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Determine if domain is actually used for email

by vit (Pilgrim)
on Oct 04, 2011 at 15:25 UTC ( #929571=perlquestion: print w/ replies, xml ) Need Help??
vit has asked for the wisdom of the Perl Monks concerning the following question:

Dear Monks,
I will pose my task. I need to be able to determine whether a domain is used for email or not. Many domains have no website, but they could still be used for email only. It is easy to know by just checking the DNS records for an “MX record” which is required to be able to use it for email purposes. However, many DNS operators automatically make an MX record without using it. So the question is, how can we detect that a domain is actually used for email?
I know that something can be done with Net::Nslookup, but I am wondering if there is a straightforward Perl implemented solution.

Comment on Determine if domain is actually used for email
Re: Determine if domain is actually used for email
by blue_cowdawg (Monsignor) on Oct 04, 2011 at 15:33 UTC
        I need to be able to determine whether a domain is used for email or not.

    You're on the right track.

    In order for a domain to be valid for email you are required to have an MX record for it. The majority of MTAs will fail to send to your domain if you do not have an MX record. The other thing you can do is connect to port 25 for that domain name and check to see if an MTA answers.

    $ telnet some.domain.tld 25 Connected to some.domain.tld. Escape character is '^]'. 220 some.domain.tld ESMTP Postfix quit 221 2.0.0 Bye Connection closed by foreign host.

    There's a sample session for you to see.

    As far as Perl modules go to help with this check out Net::DNS and especially look at the mx method for the default resolver. Then there is cpan:://Net::Telnet module which you can customize to connect to port 25.

    Hope this helps...


    Peter L. Berghold -- Unix Professional
    Peter -at- Berghold -dot- Net; AOL IM redcowdawg Yahoo IM: blue_cowdawg
Re: Determine if domain is actually used for email
by Limbic~Region (Chancellor) on Oct 04, 2011 at 15:39 UTC
    vit,
    It has been many years since I read RFC 821/2821, but I seem to recall that certain email addresses were mandatory - such as postmaster. If you truly want to verify if there is a mail server listening on the IP address associated with the MX record, you could do the equivalent of
    telnet 10.10.10.10 25 helo mydomain.com vrfy postmaster@yourdomain.com

    Now of course, many mail servers have the vrfy function turned off because it can be used by spammers for nefarious purposes but the fact that you are communicating with the server on port 25 in a fashion resembling SMTP should be a pretty good indication they handle mail.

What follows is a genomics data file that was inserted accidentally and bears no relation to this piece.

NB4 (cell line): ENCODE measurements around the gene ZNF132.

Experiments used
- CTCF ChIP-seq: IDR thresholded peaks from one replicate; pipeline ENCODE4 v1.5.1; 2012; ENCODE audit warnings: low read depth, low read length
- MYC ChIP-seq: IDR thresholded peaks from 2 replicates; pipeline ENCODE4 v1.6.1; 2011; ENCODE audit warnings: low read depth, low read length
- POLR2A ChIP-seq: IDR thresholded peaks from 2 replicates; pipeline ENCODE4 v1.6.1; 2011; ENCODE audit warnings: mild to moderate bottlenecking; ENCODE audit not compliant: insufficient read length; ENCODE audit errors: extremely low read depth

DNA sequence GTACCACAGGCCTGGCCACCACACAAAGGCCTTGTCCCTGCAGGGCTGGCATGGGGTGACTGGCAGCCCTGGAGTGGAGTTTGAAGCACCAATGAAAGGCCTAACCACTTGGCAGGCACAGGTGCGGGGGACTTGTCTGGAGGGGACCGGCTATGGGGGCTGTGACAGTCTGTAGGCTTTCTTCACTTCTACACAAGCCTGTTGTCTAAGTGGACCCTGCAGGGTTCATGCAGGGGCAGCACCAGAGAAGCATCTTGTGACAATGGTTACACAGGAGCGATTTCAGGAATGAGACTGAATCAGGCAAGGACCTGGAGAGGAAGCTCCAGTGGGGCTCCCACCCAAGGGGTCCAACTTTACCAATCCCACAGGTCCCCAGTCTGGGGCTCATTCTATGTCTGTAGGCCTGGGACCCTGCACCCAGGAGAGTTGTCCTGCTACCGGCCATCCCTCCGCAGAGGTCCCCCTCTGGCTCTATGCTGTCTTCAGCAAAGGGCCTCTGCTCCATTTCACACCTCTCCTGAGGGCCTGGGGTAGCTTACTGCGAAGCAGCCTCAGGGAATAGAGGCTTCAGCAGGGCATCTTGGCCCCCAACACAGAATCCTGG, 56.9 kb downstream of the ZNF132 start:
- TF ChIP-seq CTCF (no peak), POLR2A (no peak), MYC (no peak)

I didn't write code that you could use for a reason. Your post itself looks like it might be for spamming purposes. If you don't have someone's email address then why are you checking to see if their domain accepts mail?

    Cheers - L~R

      I didn't write code that you could use for a reason. Your post itself looks like it might be for spamming purposes. If you don't have someone's email address then why are you checking to see if their domain accepts mail?

      I am doing a project for a large domain registrar in Europe. They collect statistical info on domains which includes website category, whether it is parked, for sale, etc. and they are also interested to know if the domain is used solely for emails which happens very frequently, as I wrote in my original post.
      So if you could be so kind and help me with the code I will appreciate it very much.
        vit,
        Interesting. There was a project nearly identical to this on one of the freelance boards I use to pick up jobs. I didn't bid on it because the poster specifically stated that automated routines would not be allowed - each record had to be checked manually.

        I would probably use IO::Socket::Telnet. Something along the lines of this completely untested code:

        use IO::Socket::Telnet; my $socket = IO::Socket::Telnet->new( PeerAddr => 'random.server.org', PeerPort => 25, Timeout => 3 ); die "Not an email server\n" if ! $socket; $socket->send("helo mydomain.com"); my $resp; $socket->recv(my $resp, 4096) or die $!; die "Not an email server\n" if ! defined $resp || ($resp !~ /^220 / && + $resp !~ /^250 /);
        this link may be of use in determining other SMTP response codes that indicate it is in fact an SMTP server but not necessarily behaving as you might expect.

        Cheers - L~R

Re: Determine if domain is actually used for email
by Your Mother (Canon) on Oct 04, 2011 at 17:49 UTC

    Email::Valid does this; for domains or as a part of validating addresses: "mx ( <ADDRESS>|<DOMAIN> ) This method accepts an email address or domain name and determines whether a DNS record (A or MX) exists for it."

    perl -MEmail::Valid -le 'print Email::Valid->mx("gmail.com") ? "yep" : + "nope"' yep perl -MEmail::Valid -le 'print Email::Valid->mx("tacohut.co.uk.jp.cx") + ? "yep" : "nope"' nope
      Your Mother,
      Except that vit indicated in the original post that the presence of an MX record is not a reliable source of the domain's ability to receive email. Apparently DNS administrators are registering MX records all willy nilly.

      Cheers - L~R

        Sure... but unless I'm misled, with UDP there simply is no way to know for sure excepting an out of band response—a visit to a tokenized URI sent in a message or a return message from the same domain/address. So no checks will be guaranteed. "Heroic" messages to circumvent misused standards / client-fail seems a mistake.

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